5 brands which have done something difficult on Black Friday this year

Posted on 2 December 2020
By Carlton Whitfield
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Traditionally, Black Friday has been a gala day for shoppers in the United States. It is the Friday following Thanksgiving Day, which is celebrated on the fourth Thursday of November.

Since Thanksgiving Day is considered the start of the Christmas shopping season, the retailers offer huge discounts on Black Friday to maximize the volume of sales. The sales start at midnight and continue till Monday, called the Cyber Monday.

Due to the attractive discounts offered, there is usually a big rush at the retailer’s stores and people even sit through the cold night to be at the top of the queue when the shop opens so as to grab the best of the lot. The crowd sometimes becomes so unruly that there have been incidents of death and injuries in the past. This time, many online casinos have also come up attracting players to play casinos. But not all of them are reliable and hence one must be careful of casino scam.

However, this year it was different, in line with the mood set by the pandemic that has changed life altogether considering that the economies of several countries all around the globe have taken an unprecedented battering. As a result of this situation people have lost jobs and are struggling to make the ends meet.

This year the Black Friday fell on November 27, and though many retailers took it as an opportunity to make the consumer spend more, a few big brands have taken a positive step to make this year’s Black Friday a starting point for socially conscious consumerism.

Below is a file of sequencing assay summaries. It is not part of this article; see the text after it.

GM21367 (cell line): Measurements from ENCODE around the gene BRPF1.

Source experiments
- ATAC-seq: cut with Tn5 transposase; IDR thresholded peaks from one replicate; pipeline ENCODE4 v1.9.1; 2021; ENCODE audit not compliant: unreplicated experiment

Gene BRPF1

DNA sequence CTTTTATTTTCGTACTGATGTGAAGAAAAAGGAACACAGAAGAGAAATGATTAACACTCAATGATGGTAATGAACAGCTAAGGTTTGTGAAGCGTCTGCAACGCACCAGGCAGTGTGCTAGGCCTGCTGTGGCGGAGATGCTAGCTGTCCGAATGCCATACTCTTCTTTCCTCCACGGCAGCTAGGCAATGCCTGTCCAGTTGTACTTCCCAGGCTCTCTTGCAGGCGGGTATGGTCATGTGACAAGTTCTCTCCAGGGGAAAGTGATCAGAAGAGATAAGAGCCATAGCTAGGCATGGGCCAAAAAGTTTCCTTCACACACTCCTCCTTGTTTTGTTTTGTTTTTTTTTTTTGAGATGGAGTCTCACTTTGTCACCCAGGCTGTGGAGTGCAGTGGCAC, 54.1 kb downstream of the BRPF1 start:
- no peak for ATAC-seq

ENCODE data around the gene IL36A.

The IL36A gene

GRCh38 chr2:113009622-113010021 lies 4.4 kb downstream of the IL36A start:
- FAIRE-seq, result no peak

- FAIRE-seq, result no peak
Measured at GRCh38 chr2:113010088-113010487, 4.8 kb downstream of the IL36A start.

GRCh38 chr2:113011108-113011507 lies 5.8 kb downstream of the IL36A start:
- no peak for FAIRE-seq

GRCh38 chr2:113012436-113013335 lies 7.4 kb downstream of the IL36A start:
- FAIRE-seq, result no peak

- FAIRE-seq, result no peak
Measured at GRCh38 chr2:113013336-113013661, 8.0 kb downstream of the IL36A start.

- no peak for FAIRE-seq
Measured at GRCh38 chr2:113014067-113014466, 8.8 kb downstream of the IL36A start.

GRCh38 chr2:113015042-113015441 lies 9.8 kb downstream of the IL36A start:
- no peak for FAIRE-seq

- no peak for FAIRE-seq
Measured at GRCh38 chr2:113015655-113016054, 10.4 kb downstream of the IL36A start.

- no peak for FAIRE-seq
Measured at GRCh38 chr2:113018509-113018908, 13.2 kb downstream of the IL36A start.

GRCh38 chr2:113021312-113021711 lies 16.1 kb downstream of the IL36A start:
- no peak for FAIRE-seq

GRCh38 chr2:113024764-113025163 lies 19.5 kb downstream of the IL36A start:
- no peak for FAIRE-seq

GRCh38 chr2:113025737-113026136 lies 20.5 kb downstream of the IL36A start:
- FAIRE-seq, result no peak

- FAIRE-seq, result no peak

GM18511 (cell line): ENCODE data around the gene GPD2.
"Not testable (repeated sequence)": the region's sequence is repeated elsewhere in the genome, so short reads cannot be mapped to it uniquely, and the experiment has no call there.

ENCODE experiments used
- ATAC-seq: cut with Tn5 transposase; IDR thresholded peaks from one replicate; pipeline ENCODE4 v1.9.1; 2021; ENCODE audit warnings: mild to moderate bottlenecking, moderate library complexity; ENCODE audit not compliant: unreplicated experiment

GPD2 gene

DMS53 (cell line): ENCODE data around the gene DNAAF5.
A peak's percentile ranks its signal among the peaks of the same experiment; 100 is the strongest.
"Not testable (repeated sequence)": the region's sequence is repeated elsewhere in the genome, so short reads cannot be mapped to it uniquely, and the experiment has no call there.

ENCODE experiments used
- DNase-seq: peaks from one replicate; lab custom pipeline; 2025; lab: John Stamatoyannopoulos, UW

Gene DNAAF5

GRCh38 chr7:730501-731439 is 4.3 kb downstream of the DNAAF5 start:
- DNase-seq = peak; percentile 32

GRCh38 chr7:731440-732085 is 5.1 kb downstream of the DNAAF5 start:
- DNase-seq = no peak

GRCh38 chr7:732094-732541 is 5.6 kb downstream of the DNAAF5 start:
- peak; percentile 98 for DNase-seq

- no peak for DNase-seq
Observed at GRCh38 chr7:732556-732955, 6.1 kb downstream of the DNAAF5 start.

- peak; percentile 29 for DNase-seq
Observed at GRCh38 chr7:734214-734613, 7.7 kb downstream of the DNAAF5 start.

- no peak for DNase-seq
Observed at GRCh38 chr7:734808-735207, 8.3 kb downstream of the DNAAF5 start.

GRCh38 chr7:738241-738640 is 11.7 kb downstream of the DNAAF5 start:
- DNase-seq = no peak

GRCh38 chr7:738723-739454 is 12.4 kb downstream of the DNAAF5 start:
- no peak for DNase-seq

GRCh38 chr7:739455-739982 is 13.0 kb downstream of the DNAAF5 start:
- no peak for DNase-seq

1. Baukjen and Isabella Oliver:

Baukjen and Isabella Oliver is a London-based online brand for sustainable women’s wear and maternity wear. Considering the joblessness caused by the pandemic that has rendered many shelter-less and without food, the brand has maintained the same price and instead, have donated their profits to charity.
They have partnered with four charities, such as, Centrepoint, The Trussell Trust, Papyrus and the Prince’s Trust. The company’s policy was that it is not the right time to promote consumerism by offering discounts and encouraging people to buy more. They emphasized that the company believes buy less but buy better.

2. Allbirds:

Allbirds is a sustainable sneakers brand. They came up with the unique selling policy of “breaking the tradition, not the planet”. The idea is that thoughtless buying sprees during this festive season aided by huge discounts, leads to piling up of discarded items leading to a colossal waste of resources. So, Allbirds reverse discounted their ware by actually increasing their price instead of reducing them. They raised the price by 1 USD and matched it by 1 USD. The difference was donated to an international climate movement fund, Fridays for Future, founded by the young schoolgirl, Greta Thunberg.

It is generally considered that commercial activities do more harm than good for humanity in general, and benefits a very small percentage of people who become wealthier. The sneaker brand stated that they believe that business also can be for good by balancing purpose with profit. Allbirds also believes that it is high time that people should try to discard wasteful consumption and try to lead a balanced life.